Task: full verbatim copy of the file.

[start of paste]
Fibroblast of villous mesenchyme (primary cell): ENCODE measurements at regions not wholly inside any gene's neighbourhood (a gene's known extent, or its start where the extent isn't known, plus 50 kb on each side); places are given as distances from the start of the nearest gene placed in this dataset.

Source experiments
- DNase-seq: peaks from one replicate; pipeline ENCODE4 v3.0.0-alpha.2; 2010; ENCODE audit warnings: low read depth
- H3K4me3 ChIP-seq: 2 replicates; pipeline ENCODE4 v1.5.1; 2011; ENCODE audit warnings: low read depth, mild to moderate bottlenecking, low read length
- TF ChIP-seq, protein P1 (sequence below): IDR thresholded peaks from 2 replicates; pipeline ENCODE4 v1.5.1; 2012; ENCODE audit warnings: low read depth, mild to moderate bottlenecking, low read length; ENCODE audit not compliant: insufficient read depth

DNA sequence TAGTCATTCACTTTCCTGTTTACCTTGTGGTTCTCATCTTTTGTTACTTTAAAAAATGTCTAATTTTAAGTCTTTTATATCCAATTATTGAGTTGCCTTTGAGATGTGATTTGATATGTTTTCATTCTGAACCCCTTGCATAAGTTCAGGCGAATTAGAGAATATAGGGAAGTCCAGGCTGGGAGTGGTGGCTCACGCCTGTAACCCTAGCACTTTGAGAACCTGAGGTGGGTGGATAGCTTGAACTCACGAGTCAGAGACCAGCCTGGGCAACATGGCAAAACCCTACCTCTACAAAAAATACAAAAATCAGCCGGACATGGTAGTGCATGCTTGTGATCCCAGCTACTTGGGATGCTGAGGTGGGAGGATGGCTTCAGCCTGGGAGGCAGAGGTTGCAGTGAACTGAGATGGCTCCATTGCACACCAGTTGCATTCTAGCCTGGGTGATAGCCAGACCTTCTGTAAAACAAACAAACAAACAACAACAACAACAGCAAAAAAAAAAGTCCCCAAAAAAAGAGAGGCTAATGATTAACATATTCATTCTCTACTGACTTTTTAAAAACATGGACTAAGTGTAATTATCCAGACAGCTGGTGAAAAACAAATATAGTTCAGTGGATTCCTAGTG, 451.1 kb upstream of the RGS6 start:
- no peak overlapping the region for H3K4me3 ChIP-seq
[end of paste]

Fibroblast of villous mesenchyme (primary cell): ENCODE measurements at regions not wholly inside any gene's neighbourhood (a gene's known extent, or its start where the extent isn't known, plus 50 kb on each side); places are given as distances from the start of the nearest gene placed in this dataset.

Source experiments
- DNase-seq: peaks from one replicate; pipeline ENCODE4 v3.0.0-alpha.2; 2010; ENCODE audit warnings: low read depth
- H3K4me3 ChIP-seq: 2 replicates; pipeline ENCODE4 v1.5.1; 2011; ENCODE audit warnings: low read depth, mild to moderate bottlenecking, low read length
- TF ChIP-seq, protein P1 (sequence below): IDR thresholded peaks from 2 replicates; pipeline ENCODE4 v1.5.1; 2012; ENCODE audit warnings: low read depth, mild to moderate bottlenecking, low read length; ENCODE audit not compliant: insufficient read depth

DNA sequence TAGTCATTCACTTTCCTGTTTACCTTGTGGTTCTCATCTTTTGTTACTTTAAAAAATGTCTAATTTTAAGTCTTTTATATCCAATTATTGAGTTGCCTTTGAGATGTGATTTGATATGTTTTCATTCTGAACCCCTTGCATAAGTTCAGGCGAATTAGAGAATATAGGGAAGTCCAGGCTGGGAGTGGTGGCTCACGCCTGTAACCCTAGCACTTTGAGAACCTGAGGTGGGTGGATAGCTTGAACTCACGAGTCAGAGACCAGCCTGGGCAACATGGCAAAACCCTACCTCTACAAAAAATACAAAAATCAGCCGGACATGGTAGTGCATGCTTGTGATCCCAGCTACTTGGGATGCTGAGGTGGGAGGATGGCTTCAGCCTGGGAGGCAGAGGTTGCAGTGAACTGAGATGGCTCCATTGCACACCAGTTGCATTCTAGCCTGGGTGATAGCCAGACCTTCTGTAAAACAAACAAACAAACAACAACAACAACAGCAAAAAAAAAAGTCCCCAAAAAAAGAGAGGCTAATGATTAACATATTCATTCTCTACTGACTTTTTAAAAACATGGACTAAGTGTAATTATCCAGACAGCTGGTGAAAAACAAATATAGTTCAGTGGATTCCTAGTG, 451.1 kb upstream of the RGS6 start:
- no peak overlapping the region for H3K4me3 ChIP-seq